> 1. Generally all the controls which will be rendered as an <Input

    type=...>
    > html element will contains a "name" attirbute, this is used to identify
    > them in the request's Form collection when the page is submit and post
    > back. And by default, the "name" attribute's value willl be similiar with
    > the "id"'s value(I means the id render out to the client), you may have a
    > test and view the page's source at the clientside to verfiy this.
    >
    > 2. As for the controls nested in other container controls which has
    > implemented INamingContainer inteface, their ClientID(the actual Id be
    > rendered to client) will be composited by its own id and its parent
    > container's id. Also, its name attribute is the same(is not the same with
    > its serverside control id). You can use the "ClientID" property to get its
    > actual id, but the "name" attribute will be a bit different , because the
    > split flag are different, for example:
    > if the id rendered out is
    > UserControl_LinkButton1, then the name of it will be
    > UserControl:LinkButton1
    >
    > 3. When the linkbutton is clicked , it'll actually call the __doPostBack()
    > client script (auto genreated by the asp.net). You can view the page's
    > source in the clientside to have a look at the "__doPostBack" function's
    > code , that will tell you how to "name" of the linkbutton is generated on
    > the fly.
    > Here is the code i pull from the page source:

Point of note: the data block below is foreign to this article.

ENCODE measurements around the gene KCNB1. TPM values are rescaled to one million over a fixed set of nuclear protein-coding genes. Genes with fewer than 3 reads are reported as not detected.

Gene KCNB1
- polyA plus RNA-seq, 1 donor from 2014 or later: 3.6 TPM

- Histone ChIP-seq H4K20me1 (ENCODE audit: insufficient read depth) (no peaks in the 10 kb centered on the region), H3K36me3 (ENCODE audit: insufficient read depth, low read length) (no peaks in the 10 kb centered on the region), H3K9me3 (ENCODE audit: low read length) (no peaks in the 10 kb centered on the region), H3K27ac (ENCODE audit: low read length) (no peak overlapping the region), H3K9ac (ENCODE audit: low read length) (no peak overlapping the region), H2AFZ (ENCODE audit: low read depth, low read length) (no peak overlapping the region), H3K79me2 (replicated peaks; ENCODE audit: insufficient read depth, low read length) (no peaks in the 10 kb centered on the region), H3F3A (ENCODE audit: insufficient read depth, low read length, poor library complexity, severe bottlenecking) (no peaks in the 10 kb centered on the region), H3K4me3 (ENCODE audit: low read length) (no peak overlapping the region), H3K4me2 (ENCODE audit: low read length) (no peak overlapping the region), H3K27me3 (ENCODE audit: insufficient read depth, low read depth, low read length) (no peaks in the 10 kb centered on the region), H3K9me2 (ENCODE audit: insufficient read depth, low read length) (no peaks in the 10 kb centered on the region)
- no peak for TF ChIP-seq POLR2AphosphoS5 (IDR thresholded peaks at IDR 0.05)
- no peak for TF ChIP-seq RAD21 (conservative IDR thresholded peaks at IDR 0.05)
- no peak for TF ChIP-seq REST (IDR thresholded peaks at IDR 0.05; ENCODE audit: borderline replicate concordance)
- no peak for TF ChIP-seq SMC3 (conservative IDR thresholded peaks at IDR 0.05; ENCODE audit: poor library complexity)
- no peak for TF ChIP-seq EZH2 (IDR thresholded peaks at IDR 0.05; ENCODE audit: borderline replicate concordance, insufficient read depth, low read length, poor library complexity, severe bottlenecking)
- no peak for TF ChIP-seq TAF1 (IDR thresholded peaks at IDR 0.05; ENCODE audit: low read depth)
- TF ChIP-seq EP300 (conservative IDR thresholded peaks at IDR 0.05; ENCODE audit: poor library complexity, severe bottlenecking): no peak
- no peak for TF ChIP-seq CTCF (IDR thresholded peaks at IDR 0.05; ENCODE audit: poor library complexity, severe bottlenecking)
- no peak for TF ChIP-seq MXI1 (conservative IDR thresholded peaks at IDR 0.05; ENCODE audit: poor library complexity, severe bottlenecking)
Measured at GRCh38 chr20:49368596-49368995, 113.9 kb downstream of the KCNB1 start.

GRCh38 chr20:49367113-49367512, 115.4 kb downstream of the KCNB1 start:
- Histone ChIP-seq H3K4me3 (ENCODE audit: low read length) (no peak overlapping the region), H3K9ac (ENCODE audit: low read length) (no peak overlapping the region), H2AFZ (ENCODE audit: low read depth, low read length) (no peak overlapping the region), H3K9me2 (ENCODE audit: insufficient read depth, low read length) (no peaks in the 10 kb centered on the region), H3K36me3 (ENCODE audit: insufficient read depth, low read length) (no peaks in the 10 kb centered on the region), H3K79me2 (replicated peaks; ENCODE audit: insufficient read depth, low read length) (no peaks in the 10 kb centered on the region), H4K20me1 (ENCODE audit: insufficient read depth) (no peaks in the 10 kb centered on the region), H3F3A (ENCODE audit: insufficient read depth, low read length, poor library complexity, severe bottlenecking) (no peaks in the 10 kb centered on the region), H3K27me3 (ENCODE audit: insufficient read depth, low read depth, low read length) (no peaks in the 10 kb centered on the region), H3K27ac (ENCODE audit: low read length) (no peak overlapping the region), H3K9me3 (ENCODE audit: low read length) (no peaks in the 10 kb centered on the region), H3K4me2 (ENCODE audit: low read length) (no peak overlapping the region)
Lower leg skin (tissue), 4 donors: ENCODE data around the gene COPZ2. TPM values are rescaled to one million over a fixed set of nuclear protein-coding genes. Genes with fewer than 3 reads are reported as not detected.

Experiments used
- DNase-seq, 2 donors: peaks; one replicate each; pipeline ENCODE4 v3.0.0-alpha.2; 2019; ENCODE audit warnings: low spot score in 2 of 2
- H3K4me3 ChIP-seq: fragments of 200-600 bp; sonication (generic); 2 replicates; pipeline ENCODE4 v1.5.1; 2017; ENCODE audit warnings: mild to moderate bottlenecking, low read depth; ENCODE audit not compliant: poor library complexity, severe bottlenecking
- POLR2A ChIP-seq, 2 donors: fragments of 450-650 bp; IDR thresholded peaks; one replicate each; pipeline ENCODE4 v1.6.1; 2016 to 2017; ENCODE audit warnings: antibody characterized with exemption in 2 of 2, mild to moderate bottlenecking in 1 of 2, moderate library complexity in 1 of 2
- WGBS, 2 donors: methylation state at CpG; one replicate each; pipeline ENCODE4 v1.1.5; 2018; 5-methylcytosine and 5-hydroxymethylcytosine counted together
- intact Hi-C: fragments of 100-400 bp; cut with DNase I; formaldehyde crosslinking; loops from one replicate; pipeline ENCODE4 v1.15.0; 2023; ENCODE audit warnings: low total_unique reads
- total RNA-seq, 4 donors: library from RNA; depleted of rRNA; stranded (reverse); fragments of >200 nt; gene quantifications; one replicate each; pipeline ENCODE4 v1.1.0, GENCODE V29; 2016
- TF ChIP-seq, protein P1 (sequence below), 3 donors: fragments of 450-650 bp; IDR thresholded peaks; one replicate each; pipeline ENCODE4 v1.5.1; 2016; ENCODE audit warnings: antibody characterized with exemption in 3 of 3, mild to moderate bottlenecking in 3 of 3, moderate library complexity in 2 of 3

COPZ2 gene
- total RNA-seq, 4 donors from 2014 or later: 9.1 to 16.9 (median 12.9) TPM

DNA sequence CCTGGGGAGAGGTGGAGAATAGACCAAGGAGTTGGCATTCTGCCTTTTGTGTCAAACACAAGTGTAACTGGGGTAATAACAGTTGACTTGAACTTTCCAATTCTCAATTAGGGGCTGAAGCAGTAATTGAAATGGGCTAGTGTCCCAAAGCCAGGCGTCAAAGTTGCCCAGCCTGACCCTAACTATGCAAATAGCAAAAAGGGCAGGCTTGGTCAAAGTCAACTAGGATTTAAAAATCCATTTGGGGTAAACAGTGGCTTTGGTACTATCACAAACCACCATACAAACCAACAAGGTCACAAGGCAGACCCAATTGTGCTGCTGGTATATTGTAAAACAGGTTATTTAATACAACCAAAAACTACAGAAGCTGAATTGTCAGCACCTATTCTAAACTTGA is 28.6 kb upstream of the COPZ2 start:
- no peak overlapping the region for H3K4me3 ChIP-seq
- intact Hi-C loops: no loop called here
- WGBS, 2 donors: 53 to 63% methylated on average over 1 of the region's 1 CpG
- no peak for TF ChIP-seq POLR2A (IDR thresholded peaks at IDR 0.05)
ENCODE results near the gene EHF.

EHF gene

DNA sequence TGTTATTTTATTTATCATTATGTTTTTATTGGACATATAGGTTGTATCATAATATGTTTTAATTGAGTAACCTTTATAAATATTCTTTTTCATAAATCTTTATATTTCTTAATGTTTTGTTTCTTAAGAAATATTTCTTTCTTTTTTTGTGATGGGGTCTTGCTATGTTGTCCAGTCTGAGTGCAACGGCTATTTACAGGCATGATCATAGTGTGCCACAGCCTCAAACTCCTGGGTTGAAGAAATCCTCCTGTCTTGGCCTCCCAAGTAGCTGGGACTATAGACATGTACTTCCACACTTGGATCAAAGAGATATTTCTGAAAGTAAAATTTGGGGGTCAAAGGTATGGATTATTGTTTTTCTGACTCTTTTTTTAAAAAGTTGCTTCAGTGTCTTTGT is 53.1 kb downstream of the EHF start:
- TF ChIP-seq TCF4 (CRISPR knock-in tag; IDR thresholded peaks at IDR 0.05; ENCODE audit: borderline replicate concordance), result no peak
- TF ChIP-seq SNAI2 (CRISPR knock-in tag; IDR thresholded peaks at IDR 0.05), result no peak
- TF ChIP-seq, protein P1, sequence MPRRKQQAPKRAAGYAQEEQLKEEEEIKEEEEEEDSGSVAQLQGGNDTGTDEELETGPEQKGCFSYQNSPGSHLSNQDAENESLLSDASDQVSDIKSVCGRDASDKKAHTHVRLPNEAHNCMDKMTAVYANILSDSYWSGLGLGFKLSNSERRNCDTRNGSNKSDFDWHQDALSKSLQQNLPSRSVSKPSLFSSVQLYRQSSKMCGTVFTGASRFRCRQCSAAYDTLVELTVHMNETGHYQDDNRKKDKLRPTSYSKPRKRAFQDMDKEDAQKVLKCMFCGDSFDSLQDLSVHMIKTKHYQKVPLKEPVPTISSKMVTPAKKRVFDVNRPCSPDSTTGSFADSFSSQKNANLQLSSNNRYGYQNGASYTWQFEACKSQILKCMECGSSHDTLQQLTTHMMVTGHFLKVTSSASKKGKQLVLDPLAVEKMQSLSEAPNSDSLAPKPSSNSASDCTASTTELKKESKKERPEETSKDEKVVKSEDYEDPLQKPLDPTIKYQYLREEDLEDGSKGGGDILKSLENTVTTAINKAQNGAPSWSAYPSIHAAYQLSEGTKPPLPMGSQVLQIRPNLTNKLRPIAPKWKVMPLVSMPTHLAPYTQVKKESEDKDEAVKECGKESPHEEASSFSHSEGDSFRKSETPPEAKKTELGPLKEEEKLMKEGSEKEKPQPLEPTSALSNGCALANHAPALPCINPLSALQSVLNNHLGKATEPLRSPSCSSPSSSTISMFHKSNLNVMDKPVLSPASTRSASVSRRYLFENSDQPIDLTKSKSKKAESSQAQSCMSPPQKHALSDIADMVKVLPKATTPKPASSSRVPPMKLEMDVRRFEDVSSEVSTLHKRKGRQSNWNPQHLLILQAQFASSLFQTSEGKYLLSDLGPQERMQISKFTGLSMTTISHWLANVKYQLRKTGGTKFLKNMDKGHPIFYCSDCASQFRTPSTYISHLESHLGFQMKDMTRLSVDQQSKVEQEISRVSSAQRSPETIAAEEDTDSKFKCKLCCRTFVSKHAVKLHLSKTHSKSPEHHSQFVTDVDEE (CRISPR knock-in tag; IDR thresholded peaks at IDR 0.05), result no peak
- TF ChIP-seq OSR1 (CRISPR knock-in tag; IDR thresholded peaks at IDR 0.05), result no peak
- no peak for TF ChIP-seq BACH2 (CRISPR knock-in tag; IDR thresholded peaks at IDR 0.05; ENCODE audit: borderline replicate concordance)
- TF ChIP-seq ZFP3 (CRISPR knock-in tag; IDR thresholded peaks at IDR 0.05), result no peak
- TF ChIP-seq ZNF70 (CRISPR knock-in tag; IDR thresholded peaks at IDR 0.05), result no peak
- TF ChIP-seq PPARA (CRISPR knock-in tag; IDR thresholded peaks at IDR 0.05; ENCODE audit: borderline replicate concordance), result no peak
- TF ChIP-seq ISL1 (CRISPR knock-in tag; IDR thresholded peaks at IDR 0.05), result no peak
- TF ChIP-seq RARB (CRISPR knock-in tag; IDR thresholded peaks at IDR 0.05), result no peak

> ============================
    > function __doPostBack(eventTarget, eventArgument) {
    > var theform;
    > if (window.navigator.appName.toLowerCase().indexOf("microsoft") > -1) {
    > theform = document.Form1;
    > }
    > else {
    > theform = document.forms["Form1"];
    > }
    > theform.__EVENTTARGET.value = eventTarget.split("$").join(":");
    > theform.__EVENTARGUMENT.value = eventArgument;
    > theform.submit();
    > }
    >
    > =============================
    > Then, in the serverside , we can use the "__EVENTTARGET" argument to get
    > the linkbutton's "name" which is posted back. It use the
    > " theform.__EVENTTARGET.value = eventTarget.split("$").join(":");"
    >
    > to change all the "$" to ":", that's the acutal value you can check in the
    > Request.Form collecdtion at serverside.
    >
    > Regards,
    >
    > Steven Cheng
    > Microsoft Online Support
    >
    > Get Secure! www.microsoft.com/security
    > (This posting is provided "AS IS", with no warranties, and confers no
    > rights.)
    >
    >
    >
    Jonas Auken, Jul 29, 2004
    #3